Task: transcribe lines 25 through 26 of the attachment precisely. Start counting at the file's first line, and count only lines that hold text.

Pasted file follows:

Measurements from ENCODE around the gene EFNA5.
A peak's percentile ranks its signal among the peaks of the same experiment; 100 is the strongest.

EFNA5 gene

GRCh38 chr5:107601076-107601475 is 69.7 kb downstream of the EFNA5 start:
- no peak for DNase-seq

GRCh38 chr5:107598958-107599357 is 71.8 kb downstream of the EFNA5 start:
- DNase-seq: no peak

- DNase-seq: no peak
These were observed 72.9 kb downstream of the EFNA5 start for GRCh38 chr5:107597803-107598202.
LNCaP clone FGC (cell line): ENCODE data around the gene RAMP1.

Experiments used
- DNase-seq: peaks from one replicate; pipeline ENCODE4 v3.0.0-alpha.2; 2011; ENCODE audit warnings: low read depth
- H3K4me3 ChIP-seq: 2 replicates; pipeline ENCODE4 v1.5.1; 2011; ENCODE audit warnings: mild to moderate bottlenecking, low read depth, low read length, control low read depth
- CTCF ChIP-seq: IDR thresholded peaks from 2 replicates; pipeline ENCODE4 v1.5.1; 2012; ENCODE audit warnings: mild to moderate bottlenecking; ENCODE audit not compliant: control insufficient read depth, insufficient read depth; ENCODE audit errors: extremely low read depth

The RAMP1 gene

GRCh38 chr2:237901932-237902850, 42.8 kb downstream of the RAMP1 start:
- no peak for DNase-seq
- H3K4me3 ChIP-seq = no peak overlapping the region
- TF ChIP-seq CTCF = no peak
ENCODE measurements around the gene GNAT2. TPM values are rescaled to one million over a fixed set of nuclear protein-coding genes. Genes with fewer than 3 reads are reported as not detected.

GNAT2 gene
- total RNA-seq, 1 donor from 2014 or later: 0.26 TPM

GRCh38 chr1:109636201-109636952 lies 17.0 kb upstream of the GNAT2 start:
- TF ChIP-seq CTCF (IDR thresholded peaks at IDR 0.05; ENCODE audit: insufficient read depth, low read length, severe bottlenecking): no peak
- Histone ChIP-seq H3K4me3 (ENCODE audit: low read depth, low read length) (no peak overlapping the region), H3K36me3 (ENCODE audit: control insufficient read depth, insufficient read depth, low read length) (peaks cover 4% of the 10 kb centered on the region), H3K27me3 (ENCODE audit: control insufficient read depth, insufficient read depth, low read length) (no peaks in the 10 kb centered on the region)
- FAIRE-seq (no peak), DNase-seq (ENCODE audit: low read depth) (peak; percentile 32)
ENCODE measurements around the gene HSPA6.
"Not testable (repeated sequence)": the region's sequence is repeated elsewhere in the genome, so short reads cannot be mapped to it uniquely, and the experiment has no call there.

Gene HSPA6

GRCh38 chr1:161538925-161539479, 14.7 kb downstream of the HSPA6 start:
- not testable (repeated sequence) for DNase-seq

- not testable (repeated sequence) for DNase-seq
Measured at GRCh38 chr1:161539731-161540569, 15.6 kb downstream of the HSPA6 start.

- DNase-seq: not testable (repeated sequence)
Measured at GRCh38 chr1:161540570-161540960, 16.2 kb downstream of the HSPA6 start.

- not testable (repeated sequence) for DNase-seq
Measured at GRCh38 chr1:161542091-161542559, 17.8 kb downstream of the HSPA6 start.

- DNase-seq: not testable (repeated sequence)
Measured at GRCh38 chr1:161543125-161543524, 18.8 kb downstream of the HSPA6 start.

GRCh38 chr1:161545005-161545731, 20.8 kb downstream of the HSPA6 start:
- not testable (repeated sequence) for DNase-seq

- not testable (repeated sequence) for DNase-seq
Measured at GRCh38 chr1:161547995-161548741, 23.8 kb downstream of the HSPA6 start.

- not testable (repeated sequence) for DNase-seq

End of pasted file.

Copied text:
- Histone ChIP-seq H3K4me3 (ENCODE audit: low read depth, low read length) (no peak overlapping the region), H3K36me3 (ENCODE audit: control insufficient read depth, insufficient read depth, low read length) (peaks cover 4% of the 10 kb centered on the region), H3K27me3 (ENCODE audit: control insufficient read depth, insufficient read depth, low read length) (no peaks in the 10 kb centered on the region)
- FAIRE-seq (no peak), DNase-seq (ENCODE audit: low read depth) (peak; percentile 32)